Monday, February 1, 2010

As The Budget Continues To Grow And The Debt Continues It's Explosion

How refreshing it is to see our President working hard on addressing the national debt, the ballooning annual deficits, and freezing spending. All at the same time he is handing out billions more in "essential spending" (my words).

The President is to propose a 3.8 trillion dollar FY 2011 budget and at the same time projects the deficit will increase to a record high of 1.6 trillion dollars. However, not to worry as by 2013 the red ink will be stemmed the deficit will only be 700 billion dollars, or 4 percent of gross domestic product (GDP). But just one minute, it is only to begin rising again in 2018. And just when I thought the architect of Obamanomics was maybe on to something.

The plan sounds to me like more gimmicks and lies. With 106 trillion dollar in unfunded liabilities, a 12 trillion plus dollar national debt, and continuing deficits for as far as the mind can grasp, this sound like insured economic destruction and a slide into third world nation status. Please forgive the pessimism, but the logic of this government just doesn't add up.

Sure, the administration can blame Bush, they have and will continue to do so. And of course Bush was no fiscal conservative and made some ill advised decisions, both domestically and internationally. But the budget, deficits, and the running of the nation rest squarely on your SHOULDERS now Mr. President. So get over it and make decisions that return fiscal sanity and responsibility to government, and you can start by seriously addressing debt reduction and not piling on more expenditures that continue to grow the federal government.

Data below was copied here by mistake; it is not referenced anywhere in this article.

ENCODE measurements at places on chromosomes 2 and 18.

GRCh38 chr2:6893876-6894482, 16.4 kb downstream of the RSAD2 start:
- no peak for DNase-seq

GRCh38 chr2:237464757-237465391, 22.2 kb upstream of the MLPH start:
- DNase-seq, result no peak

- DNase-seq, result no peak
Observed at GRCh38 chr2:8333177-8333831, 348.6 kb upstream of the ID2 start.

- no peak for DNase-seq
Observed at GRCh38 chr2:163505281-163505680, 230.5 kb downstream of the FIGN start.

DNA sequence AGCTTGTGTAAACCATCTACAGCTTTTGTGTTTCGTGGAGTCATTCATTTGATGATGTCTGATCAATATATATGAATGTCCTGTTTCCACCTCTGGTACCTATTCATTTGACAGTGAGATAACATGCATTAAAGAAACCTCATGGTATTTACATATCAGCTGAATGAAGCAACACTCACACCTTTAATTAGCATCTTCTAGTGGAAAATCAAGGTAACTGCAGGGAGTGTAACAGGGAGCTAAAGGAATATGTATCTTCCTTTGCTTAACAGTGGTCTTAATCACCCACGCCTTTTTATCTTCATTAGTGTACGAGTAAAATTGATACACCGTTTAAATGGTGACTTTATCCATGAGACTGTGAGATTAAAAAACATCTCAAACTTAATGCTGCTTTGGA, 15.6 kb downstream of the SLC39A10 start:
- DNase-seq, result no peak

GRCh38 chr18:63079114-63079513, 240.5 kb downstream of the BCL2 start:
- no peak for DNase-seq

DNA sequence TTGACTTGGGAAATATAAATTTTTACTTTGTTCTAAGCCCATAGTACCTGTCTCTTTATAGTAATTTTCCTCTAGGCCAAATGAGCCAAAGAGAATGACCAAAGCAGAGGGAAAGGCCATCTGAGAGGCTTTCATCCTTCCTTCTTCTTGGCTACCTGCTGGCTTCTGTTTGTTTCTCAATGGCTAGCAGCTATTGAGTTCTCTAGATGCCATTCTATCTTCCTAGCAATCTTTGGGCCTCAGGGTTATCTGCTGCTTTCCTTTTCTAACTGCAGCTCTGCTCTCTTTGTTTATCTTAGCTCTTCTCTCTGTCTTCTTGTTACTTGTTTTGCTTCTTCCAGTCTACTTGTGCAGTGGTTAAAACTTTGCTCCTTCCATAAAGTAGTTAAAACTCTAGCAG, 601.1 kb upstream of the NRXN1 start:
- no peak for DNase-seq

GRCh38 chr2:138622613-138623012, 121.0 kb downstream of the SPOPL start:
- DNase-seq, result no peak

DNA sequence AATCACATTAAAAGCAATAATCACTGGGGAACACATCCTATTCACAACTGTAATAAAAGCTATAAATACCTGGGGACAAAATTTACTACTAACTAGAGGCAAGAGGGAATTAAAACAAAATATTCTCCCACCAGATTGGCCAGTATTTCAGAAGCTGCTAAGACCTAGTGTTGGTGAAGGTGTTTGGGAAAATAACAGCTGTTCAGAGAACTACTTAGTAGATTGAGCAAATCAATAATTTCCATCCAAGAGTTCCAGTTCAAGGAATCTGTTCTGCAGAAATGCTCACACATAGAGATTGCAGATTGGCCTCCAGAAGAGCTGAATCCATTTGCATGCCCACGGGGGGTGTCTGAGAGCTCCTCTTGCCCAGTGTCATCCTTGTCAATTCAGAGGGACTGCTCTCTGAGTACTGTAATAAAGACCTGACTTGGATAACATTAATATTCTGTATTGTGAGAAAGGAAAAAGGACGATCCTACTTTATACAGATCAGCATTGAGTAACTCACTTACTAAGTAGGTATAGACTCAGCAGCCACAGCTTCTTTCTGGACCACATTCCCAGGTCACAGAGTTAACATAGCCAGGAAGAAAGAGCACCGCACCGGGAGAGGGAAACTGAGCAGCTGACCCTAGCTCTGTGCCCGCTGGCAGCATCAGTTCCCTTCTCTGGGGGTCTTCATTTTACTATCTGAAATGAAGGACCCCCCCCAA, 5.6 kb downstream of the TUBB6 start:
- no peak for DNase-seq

Some excerpts from Johnathon Weisman's article in the Wall Street Journal:

"At the same time, Mr. Obama is under pressure to address the country's continued high unemployment rate. And he will propose increases in spending for priorities such as education and domestic scientific research. All of this raises questions about how much progress the president is likely to make in trying to fulfill his pledge to halve by 2013 the $1.3 trillion deficit he inherited." 

"The budget embodies Mr. Obama's larger predicament of needing to contain the deficit without harming the economy, which remains fragile. The deficit has become a major political issue, as antigovernment activists swing independents against what they describe as Mr. Obama's big-government policies and Republicans try to regain the mantle of fiscal responsibility after the Bush years saw surpluses swing to deficits." 

"The deficit is forecast to stabilize at $800 billion between fiscal years 2015 and 2018 before beginning to rise again, according to the White House projections. The projected rise is due to the retirement of the baby boomers, which is expected to result in increased spending on Medicare and Social Security."

Isabel Sawhill, a budget expert at the Brookings Institution, criticized the president's goal— a deficit of 3% of GDP long after the recession has ended—saying it amounted to "defining deficits down."